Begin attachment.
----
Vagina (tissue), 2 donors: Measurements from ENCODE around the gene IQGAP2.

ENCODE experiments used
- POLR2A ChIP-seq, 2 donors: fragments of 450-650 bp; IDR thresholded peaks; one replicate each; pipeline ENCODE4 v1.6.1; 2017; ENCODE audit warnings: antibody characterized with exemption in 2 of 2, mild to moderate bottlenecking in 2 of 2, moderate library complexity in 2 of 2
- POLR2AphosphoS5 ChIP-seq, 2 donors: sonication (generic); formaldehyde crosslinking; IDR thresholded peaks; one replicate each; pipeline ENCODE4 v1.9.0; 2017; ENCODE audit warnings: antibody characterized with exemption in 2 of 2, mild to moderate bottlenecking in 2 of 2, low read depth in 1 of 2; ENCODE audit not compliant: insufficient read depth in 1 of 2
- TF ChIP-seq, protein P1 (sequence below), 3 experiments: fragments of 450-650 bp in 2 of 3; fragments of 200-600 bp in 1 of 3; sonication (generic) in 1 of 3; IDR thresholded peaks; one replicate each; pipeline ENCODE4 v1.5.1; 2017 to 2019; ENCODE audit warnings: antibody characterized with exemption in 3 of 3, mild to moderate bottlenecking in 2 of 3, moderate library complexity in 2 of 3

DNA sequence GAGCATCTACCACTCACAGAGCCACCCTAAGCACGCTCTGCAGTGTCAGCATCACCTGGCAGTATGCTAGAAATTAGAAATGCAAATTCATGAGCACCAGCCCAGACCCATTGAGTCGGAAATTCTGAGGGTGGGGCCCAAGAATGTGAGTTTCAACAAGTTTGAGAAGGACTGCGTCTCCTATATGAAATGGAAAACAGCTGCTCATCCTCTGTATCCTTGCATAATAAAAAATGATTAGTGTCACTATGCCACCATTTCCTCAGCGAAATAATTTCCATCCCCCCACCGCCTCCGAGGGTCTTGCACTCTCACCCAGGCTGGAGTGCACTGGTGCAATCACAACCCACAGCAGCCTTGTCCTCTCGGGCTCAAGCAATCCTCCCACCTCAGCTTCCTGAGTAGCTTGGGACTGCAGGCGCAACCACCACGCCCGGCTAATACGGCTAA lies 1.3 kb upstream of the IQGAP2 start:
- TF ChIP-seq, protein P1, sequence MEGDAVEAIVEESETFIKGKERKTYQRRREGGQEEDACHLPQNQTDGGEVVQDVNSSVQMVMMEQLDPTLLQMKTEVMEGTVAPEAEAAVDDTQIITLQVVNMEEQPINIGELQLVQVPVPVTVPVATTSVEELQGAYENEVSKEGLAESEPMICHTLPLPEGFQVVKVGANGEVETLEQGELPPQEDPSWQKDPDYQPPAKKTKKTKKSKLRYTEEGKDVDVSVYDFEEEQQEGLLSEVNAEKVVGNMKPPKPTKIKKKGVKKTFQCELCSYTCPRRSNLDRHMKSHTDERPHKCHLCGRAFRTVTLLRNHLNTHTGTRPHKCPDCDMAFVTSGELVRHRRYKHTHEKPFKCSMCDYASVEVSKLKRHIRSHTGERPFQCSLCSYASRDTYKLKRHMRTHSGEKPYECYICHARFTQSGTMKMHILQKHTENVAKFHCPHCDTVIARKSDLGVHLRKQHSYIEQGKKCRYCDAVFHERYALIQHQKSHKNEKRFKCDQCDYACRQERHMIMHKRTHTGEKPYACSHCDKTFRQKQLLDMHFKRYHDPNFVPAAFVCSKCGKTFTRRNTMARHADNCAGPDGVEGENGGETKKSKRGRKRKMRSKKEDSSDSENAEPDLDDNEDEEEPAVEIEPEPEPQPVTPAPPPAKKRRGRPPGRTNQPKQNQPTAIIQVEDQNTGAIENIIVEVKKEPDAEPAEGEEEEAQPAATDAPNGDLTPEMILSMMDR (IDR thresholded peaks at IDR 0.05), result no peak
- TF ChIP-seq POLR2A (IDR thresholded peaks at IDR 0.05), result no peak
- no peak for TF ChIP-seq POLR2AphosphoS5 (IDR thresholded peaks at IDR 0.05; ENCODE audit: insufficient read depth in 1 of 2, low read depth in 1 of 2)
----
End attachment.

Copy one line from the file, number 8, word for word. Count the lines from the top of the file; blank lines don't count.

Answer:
- TF ChIP-seq POLR2A (IDR thresholded peaks at IDR 0.05), result no peak